Week of November 10, 2019

Tue Nov 12, 2019
11:00am to 11:50am - RH 340N - Combinatorics and Probability
Elizaveta Rebrova - (UCLA)
Modewise Johnson-Lindenstrauss embeddings for tensors

The celebrated Johnson-Lindenstrauss lemma is a powerful tool for dimension reduction via simple (often random) projections that approximately preserve the geometry of the larger dimensional objects. I will discuss an extension of this result to low CP-rank tensors. I show how modewise tensor projections preserve tensor geometry in the analogous way, without doing any initial tensor matricization or vectorization. Time permitting, I will also talk about an application to the least squares fitting CP model for tensors. Based on our joint work with Mark Iwen, Deanna Needell, and Ali Zare.

1:00pm to 2:00pm - RH 440R - Dynamical Systems
Denis Gaidashev - ( Uppsala University)
Renormalization: from holomorphic dynamics to two dimensions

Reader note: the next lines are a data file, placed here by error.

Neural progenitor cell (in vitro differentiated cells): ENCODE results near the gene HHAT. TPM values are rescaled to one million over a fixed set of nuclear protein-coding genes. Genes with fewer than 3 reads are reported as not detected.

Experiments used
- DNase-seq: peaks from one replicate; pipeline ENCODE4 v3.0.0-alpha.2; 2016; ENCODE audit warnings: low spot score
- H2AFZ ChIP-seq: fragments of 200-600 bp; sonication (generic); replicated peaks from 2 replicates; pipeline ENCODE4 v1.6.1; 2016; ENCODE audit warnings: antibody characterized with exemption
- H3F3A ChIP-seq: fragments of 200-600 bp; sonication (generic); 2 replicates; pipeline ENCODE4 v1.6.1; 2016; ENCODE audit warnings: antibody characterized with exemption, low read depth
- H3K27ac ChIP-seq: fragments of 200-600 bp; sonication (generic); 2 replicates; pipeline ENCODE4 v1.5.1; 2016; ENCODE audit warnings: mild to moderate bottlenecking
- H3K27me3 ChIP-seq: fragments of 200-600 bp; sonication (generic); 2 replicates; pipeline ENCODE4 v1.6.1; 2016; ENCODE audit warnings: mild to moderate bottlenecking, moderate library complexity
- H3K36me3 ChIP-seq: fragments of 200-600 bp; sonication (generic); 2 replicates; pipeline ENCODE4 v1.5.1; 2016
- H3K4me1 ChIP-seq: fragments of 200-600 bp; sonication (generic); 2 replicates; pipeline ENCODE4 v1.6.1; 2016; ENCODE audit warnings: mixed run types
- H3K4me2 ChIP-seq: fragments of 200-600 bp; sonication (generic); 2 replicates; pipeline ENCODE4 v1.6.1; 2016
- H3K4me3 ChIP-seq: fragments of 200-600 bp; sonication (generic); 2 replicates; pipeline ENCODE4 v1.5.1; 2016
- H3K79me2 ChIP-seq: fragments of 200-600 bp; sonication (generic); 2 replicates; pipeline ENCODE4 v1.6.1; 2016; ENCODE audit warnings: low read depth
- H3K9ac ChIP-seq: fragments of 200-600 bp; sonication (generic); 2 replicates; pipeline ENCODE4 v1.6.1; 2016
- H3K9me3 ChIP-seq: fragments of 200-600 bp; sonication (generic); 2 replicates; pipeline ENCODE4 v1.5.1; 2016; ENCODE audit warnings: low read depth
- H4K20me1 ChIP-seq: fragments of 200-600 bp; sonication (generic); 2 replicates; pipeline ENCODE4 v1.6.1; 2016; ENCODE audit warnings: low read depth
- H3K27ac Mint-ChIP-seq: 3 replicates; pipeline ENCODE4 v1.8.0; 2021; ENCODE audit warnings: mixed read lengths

I will describe recent advances in promoting renormalization techniques from one dimensional holomirphic setting to two dimensions, together with the set of questions that these techniques are aiming to address, such as rigidity and geometry of attractors.

2:00pm to 3:00pm - RH 510R - Working Group in Information Theory
Liam Hardiman - (UCI)
Conditional Divergence

This week, we will continue to discuss Section 2.2 of the lecture notes of Wu and Polyanski: 
http://people.lids.mit.edu/yp/homepage/papers.html

Working Group in Information Theory is a self-educational project in the department. Techniques based on information theory have become essential in high-dimensional probability, theoretical computer science and statistical learning theory. On the other hand, information theory is not taught systematically. The goal of this group is to close this gap.

Wed Nov 13, 2019
1:00pm to 1:50pm - RH 310P - Algebra
Sergey Arkhipov - (Aarhus University)
Equivariant DG-modules over differential forms and coherent sheaves over derived Hamiltonian reduction